weirs

Easements on Eastburn

A number of my blog posts have featured Eastburn Beck. It’s my pet project because it is the first that I cut my teeth on after moving to Yorkshire, because I live overlooking its headwaters and hence it is a very easy and accessible site for me to monitor. It is also exciting because it has ably demonstrated the value of partnership working, and how with critical mass, relatively small habitat improvements are snowballing both up and downstream from the original work plans as word spreads; this is quite typical for projects that the WTT is involved with!

Food web responses to habitat rehabilitation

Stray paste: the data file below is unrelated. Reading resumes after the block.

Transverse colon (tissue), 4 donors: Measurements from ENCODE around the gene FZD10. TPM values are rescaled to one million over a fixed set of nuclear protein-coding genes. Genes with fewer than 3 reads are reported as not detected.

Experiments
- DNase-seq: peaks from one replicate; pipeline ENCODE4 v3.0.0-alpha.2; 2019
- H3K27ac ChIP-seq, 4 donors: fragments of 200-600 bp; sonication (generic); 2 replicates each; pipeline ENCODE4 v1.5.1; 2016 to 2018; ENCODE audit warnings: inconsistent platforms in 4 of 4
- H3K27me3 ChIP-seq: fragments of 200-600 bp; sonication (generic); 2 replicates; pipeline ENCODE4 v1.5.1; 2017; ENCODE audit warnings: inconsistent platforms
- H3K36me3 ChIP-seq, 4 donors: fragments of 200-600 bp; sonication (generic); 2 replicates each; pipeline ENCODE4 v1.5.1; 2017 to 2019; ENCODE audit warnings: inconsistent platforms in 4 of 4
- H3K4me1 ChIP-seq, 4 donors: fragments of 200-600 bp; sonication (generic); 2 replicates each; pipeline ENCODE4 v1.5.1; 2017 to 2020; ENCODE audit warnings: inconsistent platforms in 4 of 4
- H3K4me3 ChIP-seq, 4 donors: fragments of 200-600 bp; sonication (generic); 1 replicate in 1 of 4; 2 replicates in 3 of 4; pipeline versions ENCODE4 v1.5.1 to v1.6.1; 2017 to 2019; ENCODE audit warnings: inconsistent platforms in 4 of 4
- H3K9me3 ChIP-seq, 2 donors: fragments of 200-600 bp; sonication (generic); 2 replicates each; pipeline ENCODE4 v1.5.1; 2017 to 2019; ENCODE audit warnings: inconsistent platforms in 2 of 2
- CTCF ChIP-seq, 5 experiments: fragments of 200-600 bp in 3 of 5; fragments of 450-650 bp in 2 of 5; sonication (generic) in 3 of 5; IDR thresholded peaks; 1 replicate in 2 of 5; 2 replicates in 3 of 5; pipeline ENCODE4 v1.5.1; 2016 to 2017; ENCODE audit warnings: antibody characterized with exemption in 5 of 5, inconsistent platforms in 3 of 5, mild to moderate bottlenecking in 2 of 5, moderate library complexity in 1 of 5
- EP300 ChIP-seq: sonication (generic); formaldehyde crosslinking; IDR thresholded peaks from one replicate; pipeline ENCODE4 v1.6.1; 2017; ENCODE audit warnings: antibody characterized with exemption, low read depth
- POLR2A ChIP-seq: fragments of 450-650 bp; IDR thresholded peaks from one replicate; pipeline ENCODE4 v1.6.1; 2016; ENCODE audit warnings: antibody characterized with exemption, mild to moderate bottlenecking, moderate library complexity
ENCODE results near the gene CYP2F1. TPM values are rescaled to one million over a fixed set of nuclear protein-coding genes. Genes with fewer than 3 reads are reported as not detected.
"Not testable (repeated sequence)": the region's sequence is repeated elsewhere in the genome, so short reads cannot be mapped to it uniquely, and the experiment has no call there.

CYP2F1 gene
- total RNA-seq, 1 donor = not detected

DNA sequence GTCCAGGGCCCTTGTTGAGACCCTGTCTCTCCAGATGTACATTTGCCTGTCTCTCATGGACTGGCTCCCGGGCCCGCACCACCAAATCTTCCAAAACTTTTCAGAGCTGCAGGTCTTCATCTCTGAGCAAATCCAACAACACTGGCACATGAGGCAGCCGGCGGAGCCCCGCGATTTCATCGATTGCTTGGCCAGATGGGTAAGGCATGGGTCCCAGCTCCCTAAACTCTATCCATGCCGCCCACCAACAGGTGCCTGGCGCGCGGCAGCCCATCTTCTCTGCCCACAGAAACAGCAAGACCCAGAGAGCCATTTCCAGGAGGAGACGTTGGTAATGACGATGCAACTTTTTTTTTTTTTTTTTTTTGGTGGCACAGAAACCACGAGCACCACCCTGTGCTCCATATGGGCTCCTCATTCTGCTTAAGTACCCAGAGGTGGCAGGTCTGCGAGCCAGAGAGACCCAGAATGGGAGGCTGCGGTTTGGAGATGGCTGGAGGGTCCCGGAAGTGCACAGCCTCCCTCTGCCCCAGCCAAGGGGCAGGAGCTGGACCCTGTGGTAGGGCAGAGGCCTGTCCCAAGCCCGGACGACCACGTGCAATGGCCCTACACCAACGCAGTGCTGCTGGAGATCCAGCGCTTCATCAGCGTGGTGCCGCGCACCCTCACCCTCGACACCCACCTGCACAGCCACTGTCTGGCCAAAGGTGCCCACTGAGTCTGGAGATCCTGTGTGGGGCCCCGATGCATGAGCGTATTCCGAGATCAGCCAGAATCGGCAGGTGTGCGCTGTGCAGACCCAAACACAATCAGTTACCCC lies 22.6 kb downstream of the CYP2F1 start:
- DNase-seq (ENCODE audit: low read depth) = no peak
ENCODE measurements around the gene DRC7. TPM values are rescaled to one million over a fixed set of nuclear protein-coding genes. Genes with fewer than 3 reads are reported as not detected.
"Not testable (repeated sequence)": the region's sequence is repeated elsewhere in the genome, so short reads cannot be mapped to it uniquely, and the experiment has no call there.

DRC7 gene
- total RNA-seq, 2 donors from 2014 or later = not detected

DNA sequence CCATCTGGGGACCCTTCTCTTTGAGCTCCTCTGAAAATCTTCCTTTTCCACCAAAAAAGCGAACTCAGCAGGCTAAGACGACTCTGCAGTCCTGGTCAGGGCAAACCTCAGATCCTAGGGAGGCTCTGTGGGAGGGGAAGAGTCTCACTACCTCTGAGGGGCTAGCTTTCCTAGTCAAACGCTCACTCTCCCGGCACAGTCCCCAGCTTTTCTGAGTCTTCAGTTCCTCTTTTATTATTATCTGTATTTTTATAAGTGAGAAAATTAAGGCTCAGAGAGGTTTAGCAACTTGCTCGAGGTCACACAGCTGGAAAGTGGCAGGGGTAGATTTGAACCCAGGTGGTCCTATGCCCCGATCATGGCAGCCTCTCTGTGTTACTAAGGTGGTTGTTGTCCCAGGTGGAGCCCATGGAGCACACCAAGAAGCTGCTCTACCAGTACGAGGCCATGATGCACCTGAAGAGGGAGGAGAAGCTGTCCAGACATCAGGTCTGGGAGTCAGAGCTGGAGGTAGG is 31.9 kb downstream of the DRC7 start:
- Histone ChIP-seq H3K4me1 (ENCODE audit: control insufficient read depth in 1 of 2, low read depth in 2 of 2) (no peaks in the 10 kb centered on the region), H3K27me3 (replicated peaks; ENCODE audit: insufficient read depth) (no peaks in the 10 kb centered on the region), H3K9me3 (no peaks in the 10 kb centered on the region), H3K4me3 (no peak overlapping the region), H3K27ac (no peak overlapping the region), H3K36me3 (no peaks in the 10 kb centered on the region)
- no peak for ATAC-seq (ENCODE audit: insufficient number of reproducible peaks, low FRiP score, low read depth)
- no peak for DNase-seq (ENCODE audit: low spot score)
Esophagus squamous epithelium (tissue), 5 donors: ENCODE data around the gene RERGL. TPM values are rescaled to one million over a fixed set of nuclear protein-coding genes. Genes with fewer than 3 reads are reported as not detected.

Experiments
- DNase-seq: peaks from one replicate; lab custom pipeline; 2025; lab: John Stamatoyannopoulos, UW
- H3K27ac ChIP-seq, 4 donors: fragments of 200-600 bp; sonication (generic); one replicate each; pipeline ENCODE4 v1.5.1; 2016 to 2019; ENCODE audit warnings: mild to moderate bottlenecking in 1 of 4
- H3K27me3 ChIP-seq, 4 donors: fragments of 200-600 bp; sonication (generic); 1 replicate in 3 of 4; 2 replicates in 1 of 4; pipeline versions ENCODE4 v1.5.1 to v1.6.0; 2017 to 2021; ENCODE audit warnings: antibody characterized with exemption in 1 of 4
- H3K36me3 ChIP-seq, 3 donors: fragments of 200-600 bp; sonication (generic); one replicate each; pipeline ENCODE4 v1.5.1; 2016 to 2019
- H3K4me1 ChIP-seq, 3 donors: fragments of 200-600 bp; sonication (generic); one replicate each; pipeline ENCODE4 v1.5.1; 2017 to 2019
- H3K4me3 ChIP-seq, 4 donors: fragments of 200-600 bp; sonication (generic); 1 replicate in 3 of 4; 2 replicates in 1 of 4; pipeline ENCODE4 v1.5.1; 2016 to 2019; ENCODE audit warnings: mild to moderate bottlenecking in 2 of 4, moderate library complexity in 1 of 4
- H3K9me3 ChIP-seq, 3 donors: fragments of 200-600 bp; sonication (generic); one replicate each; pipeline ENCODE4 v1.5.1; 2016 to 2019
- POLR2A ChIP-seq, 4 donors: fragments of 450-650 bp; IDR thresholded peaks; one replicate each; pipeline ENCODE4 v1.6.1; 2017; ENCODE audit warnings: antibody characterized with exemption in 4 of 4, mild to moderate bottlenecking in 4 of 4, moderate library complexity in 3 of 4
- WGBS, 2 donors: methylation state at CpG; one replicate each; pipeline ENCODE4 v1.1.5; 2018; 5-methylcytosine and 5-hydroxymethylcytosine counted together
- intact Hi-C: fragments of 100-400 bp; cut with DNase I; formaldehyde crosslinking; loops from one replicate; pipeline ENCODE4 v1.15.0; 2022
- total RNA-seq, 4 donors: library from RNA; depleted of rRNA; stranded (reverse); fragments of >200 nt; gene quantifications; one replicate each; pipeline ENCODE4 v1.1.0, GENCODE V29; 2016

Connectivity is a recurrent theme of my blog posts. Last year I wrote about plans for notching some of the redundant low mill weirs on a tributary of the River Aire, local to me.

Making Connections

Man-made barriers, obstacles, call them what you will, are commonplace along our waterways as we have (typically) in the past tried to harness or control the flow of water for our own use.

Pre works assessment for Eastburn Beck

Eastburn Beck is a tributary of the River Aire in Yorkshire. It is typical of a northern freestone stream / river that has had a chequered history with industrialisation, and as a consequence, it has lost some of its vitality to the constraints of walled banks and a host of weirs. The walls keep long sectioEastburn Beck stream river weir conectivityns straightened and have allowed housing to develop on what would have been a far more sinuous, meandering floodplain.

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